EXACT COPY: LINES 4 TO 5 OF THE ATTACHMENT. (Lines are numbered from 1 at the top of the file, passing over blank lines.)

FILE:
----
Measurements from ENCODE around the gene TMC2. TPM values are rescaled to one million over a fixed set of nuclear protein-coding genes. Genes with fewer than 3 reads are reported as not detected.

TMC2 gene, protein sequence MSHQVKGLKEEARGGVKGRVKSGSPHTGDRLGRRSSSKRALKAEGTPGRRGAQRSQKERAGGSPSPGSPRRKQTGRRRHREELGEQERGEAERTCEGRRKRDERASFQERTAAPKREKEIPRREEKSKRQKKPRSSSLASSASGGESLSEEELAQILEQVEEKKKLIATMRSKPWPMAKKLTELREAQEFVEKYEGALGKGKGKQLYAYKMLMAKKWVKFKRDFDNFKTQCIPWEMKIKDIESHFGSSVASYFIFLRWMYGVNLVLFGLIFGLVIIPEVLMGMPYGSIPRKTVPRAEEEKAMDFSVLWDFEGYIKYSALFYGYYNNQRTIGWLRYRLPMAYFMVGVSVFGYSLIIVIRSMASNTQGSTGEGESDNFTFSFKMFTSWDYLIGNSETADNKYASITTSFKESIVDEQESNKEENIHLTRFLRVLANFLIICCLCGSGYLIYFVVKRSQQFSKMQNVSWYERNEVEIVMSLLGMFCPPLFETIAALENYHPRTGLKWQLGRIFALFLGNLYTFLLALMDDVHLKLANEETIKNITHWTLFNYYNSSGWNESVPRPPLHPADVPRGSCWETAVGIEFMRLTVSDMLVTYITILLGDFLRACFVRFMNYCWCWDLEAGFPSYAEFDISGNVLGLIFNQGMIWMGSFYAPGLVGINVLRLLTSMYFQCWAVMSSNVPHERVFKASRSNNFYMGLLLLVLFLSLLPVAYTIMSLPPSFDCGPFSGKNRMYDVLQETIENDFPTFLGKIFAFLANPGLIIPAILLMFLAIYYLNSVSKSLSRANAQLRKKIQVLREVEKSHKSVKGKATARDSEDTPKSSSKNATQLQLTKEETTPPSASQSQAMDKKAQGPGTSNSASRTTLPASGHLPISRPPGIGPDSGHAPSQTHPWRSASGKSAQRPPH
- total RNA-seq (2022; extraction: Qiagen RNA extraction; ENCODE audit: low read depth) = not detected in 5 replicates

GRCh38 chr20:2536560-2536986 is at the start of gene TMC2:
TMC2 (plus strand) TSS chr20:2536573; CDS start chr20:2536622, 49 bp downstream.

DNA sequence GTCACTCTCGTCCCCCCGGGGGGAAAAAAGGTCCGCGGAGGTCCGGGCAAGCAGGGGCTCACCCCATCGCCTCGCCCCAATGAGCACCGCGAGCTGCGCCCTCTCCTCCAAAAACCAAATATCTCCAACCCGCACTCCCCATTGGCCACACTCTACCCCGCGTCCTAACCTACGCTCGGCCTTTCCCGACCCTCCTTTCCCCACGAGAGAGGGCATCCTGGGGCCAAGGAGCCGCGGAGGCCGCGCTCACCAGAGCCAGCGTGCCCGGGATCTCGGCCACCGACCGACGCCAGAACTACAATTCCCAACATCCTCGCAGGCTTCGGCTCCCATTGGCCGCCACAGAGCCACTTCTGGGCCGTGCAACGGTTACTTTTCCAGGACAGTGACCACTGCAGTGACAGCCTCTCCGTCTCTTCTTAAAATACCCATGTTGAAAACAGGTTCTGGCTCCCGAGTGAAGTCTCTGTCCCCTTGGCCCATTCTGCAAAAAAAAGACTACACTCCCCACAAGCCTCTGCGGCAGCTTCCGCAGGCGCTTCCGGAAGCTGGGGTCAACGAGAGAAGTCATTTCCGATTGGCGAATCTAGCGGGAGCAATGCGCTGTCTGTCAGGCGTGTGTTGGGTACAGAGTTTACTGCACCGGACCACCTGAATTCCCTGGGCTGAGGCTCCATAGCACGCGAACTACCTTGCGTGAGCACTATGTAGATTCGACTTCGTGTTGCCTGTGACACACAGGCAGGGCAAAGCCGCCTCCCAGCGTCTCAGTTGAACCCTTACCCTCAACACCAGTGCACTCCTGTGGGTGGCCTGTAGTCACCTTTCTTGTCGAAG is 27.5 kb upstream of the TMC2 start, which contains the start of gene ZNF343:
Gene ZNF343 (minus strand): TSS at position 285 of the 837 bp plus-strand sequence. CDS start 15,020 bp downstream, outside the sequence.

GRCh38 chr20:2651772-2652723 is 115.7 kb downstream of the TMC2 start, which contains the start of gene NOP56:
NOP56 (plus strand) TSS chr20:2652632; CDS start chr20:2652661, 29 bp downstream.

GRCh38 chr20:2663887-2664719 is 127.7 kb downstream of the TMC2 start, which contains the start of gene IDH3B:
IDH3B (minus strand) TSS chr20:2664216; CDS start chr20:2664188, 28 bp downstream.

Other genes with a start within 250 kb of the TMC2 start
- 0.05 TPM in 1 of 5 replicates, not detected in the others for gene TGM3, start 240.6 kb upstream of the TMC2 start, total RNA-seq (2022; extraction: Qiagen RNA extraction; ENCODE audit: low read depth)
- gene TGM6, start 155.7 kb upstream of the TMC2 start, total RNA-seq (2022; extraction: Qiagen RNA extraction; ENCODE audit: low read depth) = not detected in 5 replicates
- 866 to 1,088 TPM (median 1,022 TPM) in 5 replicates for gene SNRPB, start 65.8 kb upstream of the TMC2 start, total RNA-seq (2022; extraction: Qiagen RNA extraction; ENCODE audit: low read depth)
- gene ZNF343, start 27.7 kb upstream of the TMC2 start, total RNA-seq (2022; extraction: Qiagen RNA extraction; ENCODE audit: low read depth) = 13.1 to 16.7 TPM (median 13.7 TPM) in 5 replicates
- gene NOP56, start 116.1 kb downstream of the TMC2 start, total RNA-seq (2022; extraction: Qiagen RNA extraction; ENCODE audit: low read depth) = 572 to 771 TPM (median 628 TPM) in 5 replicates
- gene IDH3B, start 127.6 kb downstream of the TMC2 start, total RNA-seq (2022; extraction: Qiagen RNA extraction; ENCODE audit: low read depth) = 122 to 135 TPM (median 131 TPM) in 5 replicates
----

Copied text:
GRCh38 chr20:2536560-2536986 is at the start of gene TMC2:
TMC2 (plus strand) TSS chr20:2536573; CDS start chr20:2536622, 49 bp downstream.